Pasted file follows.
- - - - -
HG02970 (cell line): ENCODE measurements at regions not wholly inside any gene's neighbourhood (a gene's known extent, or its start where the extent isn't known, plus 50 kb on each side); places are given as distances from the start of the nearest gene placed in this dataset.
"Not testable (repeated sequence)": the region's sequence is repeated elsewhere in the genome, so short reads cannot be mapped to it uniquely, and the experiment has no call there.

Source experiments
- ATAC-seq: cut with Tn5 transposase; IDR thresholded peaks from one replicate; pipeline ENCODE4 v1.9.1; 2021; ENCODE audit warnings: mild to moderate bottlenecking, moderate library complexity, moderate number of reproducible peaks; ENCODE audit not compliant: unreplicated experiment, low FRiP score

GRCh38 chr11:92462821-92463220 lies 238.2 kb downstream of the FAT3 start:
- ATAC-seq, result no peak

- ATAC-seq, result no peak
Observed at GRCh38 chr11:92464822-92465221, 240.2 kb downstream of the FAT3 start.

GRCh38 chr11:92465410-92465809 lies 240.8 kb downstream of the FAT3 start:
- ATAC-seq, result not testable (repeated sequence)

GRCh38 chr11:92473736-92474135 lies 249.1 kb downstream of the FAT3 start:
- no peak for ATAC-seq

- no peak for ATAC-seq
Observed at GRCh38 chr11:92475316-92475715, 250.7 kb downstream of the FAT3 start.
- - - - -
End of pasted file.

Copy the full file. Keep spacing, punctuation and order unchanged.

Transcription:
HG02970 (cell line): ENCODE measurements at regions not wholly inside any gene's neighbourhood (a gene's known extent, or its start where the extent isn't known, plus 50 kb on each side); places are given as distances from the start of the nearest gene placed in this dataset.
"Not testable (repeated sequence)": the region's sequence is repeated elsewhere in the genome, so short reads cannot be mapped to it uniquely, and the experiment has no call there.

Source experiments
- ATAC-seq: cut with Tn5 transposase; IDR thresholded peaks from one replicate; pipeline ENCODE4 v1.9.1; 2021; ENCODE audit warnings: mild to moderate bottlenecking, moderate library complexity, moderate number of reproducible peaks; ENCODE audit not compliant: unreplicated experiment, low FRiP score

GRCh38 chr11:92462821-92463220 lies 238.2 kb downstream of the FAT3 start:
- ATAC-seq, result no peak

- ATAC-seq, result no peak
Observed at GRCh38 chr11:92464822-92465221, 240.2 kb downstream of the FAT3 start.

GRCh38 chr11:92465410-92465809 lies 240.8 kb downstream of the FAT3 start:
- ATAC-seq, result not testable (repeated sequence)

GRCh38 chr11:92473736-92474135 lies 249.1 kb downstream of the FAT3 start:
- no peak for ATAC-seq

- no peak for ATAC-seq
Observed at GRCh38 chr11:92475316-92475715, 250.7 kb downstream of the FAT3 start.